GrinsofNH posted an update
While John is doing well in terms of his numbers, the pain meds and Revlimid / Decadron regimen have taken a toll on his thinking. Some call it "chemo brain" but I just call it "muddled thinking".... this from a man with a PhD in computer science is a difficult adjustment. Recently, when I was in the shower, he took a phone call and was scammed out of a good deal of money. John has lost his critical thinking skills, his ability to sort out and challenge what is put before him. This concerns me in ways unrelated to money.
We are making sure he has plenty of hydration throughout the day, as I know that can be a problem not only for his kidneys but also for his general well-being. Other than that, does anyone have any suggestions?
GrinsofNH wrote on Rick's wall
I'm not a medical expert, and I leave that to the experts with their years of training and experience. I do what I can, which is to organize our lives in such a way as to allow the doctors and nurses to do their jobs.
My role has to do with the red tape: keeping the calendar, daily schedule, dealing with insurance, disability (employer and Social Security),paying the bills, filling prescriptions, keeping friends and relatives updated, and writing thank you notes, documenting everything and putting it all in a filing system for retrieval. Keeping receipts is vital, because you will be filing an itemized tax return next Spring to recover some of your out of pocket expenses.
I have two pill boxes, and each has 28 slots... 7 days times 4 different time periods for each day. Each "day" can be removed separately and put in your handbag or tote. The reason I keep two such boxes is that one is this week, and one is for next week. Each Sunday, I refill the empty week, so I am always a few days ahead. I know if I need to get a refill, or ask the doctor(s) to call in a prescription before it becomes an emergency.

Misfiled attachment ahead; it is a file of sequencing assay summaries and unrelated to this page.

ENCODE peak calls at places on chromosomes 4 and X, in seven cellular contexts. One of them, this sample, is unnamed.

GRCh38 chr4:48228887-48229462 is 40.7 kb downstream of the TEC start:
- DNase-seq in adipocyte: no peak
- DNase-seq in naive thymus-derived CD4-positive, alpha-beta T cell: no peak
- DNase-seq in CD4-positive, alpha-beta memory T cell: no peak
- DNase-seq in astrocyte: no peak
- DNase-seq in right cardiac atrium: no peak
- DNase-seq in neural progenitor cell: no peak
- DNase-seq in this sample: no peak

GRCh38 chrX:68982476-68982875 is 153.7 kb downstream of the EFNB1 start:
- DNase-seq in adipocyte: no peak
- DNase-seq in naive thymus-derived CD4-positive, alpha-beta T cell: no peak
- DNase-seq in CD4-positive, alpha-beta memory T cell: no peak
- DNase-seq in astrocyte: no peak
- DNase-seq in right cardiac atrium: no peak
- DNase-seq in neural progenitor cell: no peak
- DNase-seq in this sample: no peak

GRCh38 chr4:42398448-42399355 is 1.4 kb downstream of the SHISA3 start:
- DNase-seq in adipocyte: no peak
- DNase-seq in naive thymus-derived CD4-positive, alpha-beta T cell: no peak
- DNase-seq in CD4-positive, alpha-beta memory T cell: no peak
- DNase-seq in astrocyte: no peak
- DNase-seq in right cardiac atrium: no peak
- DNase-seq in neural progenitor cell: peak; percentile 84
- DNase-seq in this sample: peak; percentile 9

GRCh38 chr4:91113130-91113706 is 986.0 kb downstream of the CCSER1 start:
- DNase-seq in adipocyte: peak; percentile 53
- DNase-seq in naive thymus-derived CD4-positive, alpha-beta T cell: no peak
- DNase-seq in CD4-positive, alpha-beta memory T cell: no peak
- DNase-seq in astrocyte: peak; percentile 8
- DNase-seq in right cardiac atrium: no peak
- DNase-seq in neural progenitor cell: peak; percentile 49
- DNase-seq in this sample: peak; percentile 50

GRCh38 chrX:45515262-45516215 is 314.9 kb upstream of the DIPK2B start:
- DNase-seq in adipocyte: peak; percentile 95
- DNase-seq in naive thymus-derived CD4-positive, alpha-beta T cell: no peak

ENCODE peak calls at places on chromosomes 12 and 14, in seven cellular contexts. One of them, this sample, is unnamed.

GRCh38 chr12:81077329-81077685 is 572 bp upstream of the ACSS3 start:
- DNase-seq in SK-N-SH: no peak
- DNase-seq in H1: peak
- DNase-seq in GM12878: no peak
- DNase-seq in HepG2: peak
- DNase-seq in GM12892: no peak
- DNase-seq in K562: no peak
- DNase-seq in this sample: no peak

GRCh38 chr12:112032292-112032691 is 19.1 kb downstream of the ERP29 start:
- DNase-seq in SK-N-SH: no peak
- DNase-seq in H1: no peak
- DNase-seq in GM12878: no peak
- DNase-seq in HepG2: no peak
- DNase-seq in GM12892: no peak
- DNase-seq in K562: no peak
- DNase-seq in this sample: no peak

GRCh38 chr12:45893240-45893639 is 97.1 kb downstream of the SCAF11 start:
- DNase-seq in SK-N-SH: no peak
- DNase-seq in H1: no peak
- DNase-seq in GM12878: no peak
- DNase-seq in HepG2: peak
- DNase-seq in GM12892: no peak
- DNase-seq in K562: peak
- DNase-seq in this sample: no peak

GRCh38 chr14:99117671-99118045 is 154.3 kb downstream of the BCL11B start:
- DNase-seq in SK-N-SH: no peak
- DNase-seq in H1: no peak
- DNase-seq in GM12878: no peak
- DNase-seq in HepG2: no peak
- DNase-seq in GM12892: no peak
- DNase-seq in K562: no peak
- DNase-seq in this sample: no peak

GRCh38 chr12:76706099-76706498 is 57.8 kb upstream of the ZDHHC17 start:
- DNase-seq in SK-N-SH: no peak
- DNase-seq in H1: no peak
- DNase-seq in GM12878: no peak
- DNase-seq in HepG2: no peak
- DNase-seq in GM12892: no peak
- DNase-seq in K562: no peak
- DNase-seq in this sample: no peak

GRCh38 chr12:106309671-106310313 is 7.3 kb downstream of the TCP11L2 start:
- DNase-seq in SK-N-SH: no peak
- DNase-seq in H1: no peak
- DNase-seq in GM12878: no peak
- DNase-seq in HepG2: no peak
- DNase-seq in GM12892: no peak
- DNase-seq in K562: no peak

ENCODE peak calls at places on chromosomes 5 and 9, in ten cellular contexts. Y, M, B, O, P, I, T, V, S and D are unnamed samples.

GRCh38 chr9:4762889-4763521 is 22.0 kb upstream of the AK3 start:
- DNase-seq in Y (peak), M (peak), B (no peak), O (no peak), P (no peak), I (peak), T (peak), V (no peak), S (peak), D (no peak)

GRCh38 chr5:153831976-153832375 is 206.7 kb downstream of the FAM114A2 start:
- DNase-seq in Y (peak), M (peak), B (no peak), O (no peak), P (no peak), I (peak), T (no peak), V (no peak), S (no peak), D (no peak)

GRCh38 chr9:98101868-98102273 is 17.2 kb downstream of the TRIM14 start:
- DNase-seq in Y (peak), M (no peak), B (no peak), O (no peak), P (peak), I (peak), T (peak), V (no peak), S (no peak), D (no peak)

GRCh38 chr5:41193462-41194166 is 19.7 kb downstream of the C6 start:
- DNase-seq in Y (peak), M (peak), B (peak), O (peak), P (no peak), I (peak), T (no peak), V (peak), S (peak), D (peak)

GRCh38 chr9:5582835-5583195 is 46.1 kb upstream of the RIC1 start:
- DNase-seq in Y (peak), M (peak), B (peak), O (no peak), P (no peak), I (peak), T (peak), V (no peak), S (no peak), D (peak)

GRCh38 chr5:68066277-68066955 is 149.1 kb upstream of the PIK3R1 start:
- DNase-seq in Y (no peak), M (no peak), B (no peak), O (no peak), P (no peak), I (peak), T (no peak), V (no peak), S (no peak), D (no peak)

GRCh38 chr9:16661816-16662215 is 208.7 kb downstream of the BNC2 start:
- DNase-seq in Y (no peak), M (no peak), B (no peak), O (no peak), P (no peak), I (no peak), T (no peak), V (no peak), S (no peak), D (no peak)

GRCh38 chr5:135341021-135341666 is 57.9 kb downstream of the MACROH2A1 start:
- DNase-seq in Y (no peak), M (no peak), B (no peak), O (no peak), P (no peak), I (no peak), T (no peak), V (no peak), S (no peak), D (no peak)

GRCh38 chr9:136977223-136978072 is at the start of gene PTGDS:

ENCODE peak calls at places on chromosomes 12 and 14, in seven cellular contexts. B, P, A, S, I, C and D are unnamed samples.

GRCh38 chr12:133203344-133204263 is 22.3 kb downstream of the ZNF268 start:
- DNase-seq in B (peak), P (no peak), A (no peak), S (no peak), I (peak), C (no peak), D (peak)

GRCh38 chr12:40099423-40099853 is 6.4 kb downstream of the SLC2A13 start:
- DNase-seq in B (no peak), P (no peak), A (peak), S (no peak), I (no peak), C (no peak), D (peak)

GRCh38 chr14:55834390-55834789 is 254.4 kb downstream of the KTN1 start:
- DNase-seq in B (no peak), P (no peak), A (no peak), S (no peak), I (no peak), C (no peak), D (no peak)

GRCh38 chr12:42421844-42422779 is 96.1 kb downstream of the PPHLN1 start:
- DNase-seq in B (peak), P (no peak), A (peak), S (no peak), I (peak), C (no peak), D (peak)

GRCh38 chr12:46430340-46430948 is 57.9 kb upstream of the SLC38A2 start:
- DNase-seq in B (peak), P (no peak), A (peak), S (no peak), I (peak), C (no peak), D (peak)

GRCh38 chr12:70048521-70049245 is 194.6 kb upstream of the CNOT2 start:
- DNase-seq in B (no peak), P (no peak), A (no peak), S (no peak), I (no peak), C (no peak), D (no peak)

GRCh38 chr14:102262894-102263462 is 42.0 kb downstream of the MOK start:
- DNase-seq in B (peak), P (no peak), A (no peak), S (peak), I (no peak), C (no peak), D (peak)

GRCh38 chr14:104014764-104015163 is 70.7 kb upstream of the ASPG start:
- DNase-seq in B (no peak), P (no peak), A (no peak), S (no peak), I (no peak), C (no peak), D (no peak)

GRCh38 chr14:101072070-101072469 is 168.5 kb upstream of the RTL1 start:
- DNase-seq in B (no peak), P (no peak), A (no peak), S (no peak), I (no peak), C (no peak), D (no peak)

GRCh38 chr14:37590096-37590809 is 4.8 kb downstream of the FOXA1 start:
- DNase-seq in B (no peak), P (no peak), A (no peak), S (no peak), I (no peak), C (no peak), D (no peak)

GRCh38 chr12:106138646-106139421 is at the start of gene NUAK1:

I also keep a list of all meds on the computer, their dosages, how often they're taken, who prescribed them, and when my husband started taking them. Most word processors have a "table" formatter which makes this easy to set up.
I've also set up a contacts list, well actually two. I have a professional contact list, and I have a friends and relatives list.
I also manage who can see my husband and when and for how long. People want to be helpful, and they want to be there for you. Sometimes, however, it can be overwhelming. It can also be a danger to have too many people around the patient when they are immunocompromised (one of the new words I've learned). So I guess you can say I've become the gatekeeper. If someone has had a flu vaccine by inhalant -- not the injection which is safe -- then they got the active vaccine.... I don't let them anywhere near my husband. Similarly, if someone has had the shingles vaccine in the past year. No access.
We've made a few purchases: an extra long hose for the shower head, to allow the patient to be seated while he showers, a cane, a walker, and a lounger that is comfortable. All these items can be claimed on your taxes, so be sure to keep receipts. If you cannot afford these items, there are organizations that will help, and you can go onto Freecycle to request items for free, so long as you are willing to pick them up.
You will also be able to itemize the mileage you have driven for medical reasons, so keep your calendar pages. Don't toss them at the end of the calendar year. Every trip to physical therapy counts.
Being a spouse caregiver is pretty much a full-time job, and I credit anyone who can work outside the home while doing this. Fortunately, I was already retired when my husband took ill.
God bless you on your journey. If you keep your head about you, you will be the best resource for your spouse.